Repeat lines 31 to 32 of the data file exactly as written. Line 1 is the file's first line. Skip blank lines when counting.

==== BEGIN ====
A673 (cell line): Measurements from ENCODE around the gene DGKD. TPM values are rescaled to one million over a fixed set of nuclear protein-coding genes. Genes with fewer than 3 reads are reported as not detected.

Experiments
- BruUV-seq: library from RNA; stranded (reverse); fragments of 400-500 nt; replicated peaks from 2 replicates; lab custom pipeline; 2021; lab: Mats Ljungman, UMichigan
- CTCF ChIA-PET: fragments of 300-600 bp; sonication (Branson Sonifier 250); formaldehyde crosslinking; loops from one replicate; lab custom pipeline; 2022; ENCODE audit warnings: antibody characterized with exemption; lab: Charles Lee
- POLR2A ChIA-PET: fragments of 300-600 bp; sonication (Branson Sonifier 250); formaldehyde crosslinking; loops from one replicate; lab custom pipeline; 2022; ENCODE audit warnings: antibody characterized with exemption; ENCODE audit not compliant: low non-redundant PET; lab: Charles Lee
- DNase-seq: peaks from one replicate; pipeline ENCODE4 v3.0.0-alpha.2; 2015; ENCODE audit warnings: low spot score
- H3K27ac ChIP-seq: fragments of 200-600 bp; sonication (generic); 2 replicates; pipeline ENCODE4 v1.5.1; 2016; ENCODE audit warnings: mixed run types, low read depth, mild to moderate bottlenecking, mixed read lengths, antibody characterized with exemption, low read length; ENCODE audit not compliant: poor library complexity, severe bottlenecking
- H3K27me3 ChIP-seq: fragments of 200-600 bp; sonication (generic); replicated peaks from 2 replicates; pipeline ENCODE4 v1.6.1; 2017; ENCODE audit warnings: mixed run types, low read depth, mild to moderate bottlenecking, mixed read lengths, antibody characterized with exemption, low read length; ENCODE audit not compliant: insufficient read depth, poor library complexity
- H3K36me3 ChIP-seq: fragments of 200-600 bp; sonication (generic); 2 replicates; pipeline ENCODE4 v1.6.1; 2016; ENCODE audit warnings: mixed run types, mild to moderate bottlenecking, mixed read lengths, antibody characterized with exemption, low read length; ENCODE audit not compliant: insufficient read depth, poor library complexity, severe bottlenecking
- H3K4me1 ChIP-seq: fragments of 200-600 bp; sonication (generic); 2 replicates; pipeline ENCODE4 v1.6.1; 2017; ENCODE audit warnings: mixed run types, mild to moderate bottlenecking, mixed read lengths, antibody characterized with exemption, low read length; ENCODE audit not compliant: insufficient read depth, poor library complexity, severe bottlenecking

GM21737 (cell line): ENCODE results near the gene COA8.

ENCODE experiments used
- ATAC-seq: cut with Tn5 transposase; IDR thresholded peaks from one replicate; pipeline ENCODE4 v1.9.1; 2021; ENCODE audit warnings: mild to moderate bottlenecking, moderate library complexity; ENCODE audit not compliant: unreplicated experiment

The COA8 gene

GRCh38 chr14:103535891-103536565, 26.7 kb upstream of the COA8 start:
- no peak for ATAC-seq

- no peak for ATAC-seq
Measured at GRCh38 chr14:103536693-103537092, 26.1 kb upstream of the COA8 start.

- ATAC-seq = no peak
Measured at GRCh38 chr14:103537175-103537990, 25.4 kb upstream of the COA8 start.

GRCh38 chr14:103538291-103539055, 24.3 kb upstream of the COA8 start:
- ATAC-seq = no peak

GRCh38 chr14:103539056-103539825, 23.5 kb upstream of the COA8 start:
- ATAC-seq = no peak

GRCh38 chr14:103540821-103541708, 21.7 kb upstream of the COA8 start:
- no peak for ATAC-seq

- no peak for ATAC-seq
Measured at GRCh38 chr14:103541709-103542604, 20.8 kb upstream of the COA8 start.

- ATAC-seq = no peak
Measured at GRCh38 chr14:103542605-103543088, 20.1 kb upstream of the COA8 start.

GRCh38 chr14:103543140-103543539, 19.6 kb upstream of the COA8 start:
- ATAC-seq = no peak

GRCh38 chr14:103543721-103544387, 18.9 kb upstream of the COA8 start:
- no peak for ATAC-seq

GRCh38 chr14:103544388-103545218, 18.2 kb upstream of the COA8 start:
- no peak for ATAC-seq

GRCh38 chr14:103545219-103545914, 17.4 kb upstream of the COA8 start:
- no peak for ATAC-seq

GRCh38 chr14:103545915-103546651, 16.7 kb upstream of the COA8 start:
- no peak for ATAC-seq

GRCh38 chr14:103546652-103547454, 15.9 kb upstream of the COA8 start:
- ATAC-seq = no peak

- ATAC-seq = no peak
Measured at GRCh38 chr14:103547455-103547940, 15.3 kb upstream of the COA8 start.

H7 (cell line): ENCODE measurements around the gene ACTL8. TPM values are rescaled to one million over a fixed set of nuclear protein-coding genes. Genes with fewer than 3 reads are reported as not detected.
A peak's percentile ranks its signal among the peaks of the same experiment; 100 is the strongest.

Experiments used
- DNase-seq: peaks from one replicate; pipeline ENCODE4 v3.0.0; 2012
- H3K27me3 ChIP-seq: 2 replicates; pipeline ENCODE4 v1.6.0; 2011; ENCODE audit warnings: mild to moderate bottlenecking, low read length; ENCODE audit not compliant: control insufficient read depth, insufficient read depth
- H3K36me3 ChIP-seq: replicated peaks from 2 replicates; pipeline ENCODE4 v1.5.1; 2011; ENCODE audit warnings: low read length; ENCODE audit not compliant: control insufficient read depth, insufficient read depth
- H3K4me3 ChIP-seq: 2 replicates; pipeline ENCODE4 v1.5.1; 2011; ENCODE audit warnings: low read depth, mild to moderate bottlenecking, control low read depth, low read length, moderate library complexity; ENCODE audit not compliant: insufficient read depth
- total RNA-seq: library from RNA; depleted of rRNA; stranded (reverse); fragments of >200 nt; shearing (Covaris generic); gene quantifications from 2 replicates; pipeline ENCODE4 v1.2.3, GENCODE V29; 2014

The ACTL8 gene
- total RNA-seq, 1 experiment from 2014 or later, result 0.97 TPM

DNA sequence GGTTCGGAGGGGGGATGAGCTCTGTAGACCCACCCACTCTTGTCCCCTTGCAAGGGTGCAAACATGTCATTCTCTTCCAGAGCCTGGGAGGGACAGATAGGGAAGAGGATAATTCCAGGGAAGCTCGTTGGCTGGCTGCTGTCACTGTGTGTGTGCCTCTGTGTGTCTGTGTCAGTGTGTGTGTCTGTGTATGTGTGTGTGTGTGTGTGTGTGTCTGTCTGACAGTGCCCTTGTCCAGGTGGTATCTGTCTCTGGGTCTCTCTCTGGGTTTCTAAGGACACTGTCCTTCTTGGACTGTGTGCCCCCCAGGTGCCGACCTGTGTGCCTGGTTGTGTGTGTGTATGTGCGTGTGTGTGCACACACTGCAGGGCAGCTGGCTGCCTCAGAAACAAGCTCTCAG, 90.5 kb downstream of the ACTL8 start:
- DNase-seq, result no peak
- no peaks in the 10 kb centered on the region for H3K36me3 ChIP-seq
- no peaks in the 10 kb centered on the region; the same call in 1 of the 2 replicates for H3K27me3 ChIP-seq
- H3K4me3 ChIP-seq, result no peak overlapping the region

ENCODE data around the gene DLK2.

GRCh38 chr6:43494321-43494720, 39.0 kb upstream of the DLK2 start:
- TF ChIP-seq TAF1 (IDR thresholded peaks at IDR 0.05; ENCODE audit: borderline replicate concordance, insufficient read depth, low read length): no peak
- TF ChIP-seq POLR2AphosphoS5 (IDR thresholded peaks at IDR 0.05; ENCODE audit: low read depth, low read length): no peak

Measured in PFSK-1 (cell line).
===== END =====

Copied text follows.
GRCh38 chr14:103543140-103543539, 19.6 kb upstream of the COA8 start:
- ATAC-seq = no peak